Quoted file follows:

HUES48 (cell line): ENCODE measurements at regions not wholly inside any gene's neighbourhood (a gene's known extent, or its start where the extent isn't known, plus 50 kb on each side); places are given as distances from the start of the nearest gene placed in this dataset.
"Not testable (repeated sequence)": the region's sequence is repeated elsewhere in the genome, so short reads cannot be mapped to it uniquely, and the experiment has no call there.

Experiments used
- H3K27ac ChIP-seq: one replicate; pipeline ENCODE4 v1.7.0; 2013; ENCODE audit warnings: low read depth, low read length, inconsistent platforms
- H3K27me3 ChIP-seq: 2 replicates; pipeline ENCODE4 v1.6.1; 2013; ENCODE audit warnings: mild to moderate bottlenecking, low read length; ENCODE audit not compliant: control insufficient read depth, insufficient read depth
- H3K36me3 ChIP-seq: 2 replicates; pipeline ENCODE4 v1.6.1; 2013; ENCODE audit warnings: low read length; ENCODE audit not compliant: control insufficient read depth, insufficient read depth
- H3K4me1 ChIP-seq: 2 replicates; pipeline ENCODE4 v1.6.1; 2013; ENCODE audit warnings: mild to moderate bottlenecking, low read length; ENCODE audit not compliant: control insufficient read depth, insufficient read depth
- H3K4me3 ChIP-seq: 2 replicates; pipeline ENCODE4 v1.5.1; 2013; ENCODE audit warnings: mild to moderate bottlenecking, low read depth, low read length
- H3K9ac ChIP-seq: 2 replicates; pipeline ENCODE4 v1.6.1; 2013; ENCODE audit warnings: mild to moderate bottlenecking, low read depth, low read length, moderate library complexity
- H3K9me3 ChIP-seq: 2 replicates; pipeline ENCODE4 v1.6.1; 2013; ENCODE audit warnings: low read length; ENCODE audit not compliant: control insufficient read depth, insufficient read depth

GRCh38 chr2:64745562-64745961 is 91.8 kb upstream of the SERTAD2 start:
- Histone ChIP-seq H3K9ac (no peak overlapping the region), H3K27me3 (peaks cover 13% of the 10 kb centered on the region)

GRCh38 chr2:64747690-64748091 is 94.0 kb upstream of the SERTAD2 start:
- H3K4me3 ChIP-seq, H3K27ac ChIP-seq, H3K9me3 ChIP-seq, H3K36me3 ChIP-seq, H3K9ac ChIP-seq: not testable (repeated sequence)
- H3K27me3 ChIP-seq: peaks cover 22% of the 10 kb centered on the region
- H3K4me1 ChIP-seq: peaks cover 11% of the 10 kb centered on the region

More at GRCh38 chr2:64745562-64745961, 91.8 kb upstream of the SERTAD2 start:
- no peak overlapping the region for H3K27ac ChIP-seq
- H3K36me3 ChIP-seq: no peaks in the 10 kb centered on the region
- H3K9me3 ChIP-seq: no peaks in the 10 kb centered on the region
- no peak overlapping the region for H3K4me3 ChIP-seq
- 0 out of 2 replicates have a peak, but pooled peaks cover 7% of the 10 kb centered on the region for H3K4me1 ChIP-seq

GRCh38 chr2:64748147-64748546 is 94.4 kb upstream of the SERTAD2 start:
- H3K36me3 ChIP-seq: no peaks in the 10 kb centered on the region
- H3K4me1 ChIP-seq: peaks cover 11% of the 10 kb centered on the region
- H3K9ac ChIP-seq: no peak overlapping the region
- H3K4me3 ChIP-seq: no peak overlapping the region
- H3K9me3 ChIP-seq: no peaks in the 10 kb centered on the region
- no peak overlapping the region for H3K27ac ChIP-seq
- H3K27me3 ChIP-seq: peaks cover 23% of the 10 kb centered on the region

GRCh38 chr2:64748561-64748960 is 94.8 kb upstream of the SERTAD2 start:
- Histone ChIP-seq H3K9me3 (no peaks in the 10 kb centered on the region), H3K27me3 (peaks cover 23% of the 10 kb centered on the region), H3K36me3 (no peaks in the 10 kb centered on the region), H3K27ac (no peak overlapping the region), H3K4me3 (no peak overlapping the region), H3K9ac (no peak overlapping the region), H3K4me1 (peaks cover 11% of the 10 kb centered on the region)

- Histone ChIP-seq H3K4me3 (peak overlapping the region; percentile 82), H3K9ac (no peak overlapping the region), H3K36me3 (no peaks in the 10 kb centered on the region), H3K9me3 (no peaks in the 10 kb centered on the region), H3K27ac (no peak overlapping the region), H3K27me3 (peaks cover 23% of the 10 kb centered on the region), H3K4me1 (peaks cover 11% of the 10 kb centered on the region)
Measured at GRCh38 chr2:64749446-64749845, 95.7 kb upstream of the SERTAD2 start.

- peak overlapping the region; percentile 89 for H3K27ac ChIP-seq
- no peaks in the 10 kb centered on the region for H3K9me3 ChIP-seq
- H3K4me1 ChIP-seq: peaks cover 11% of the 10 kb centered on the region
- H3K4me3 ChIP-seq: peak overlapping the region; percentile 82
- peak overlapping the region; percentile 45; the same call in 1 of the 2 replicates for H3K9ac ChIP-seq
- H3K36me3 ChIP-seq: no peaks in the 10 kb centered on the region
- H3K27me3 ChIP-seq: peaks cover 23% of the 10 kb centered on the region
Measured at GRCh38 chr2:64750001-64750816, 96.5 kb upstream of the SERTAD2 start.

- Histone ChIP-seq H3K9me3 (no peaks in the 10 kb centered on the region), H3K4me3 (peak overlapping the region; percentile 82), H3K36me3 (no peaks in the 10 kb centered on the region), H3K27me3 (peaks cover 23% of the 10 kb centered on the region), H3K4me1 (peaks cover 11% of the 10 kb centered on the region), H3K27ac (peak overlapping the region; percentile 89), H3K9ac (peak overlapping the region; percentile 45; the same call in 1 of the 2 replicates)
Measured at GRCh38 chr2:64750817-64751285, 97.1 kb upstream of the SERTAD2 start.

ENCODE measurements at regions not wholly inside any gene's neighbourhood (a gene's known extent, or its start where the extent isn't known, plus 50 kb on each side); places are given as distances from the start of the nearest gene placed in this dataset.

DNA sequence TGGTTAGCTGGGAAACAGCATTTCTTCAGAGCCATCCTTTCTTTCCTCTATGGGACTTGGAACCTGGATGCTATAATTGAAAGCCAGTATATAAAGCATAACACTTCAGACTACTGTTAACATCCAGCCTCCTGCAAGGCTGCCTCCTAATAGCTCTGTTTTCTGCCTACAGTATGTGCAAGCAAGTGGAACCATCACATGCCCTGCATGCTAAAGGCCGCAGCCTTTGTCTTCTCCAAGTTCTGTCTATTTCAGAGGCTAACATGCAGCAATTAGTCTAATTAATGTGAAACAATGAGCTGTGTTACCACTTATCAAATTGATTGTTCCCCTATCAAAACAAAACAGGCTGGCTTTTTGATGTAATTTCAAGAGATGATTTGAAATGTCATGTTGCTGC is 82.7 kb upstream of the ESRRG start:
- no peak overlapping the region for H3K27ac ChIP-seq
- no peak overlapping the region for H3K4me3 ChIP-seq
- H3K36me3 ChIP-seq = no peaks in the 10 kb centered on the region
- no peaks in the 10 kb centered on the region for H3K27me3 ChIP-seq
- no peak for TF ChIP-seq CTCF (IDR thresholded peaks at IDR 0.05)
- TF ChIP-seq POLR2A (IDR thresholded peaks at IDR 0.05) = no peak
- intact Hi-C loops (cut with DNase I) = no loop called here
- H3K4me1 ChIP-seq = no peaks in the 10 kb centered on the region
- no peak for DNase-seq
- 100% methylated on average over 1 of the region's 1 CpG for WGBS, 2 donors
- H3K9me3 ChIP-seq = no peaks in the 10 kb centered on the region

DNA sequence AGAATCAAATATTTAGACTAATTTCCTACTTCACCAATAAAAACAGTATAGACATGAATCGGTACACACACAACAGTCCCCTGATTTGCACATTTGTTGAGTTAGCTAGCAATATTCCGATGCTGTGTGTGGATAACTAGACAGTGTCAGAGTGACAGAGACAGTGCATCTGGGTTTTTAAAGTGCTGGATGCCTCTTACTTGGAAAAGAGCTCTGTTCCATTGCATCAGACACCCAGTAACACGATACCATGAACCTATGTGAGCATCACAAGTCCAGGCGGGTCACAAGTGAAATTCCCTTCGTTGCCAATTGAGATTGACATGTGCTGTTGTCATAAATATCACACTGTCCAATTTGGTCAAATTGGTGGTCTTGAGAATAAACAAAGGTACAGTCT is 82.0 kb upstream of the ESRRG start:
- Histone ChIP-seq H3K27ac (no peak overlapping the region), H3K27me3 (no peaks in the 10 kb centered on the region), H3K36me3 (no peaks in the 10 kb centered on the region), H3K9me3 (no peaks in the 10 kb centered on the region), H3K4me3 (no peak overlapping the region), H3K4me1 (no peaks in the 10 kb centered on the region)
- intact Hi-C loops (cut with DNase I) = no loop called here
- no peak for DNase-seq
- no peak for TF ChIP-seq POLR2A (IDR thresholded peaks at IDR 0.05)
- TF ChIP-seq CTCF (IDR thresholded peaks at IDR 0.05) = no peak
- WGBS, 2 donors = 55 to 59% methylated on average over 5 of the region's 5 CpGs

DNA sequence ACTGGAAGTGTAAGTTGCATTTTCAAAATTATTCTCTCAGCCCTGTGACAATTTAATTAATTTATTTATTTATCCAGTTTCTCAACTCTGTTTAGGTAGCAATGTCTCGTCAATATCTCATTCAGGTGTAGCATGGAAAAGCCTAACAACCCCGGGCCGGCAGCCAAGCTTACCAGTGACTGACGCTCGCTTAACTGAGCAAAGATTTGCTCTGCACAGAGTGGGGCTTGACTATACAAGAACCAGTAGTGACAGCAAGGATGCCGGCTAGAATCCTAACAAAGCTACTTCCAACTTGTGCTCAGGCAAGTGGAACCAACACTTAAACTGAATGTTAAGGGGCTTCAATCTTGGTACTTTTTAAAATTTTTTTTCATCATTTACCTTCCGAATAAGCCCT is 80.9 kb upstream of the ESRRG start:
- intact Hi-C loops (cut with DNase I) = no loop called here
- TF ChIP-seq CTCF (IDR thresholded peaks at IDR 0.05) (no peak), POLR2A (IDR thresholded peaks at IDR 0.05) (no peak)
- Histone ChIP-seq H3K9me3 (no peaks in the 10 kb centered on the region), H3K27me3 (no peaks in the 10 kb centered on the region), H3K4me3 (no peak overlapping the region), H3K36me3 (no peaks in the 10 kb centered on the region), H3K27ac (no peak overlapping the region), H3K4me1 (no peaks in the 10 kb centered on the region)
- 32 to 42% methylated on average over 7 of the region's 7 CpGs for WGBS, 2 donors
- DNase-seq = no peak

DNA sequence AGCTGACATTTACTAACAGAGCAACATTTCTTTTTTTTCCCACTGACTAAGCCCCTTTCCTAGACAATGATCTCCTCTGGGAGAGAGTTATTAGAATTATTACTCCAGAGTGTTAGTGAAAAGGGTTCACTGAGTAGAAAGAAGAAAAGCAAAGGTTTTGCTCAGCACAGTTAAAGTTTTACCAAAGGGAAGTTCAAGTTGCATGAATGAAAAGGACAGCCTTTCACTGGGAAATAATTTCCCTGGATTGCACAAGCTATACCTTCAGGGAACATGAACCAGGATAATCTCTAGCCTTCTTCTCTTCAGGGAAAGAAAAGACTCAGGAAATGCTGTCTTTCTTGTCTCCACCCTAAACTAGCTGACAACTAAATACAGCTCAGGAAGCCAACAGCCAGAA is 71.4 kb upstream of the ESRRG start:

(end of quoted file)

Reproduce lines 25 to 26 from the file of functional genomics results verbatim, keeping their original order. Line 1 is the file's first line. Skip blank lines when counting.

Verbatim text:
- H3K4me1 ChIP-seq: peaks cover 11% of the 10 kb centered on the region
- H3K9ac ChIP-seq: no peak overlapping the region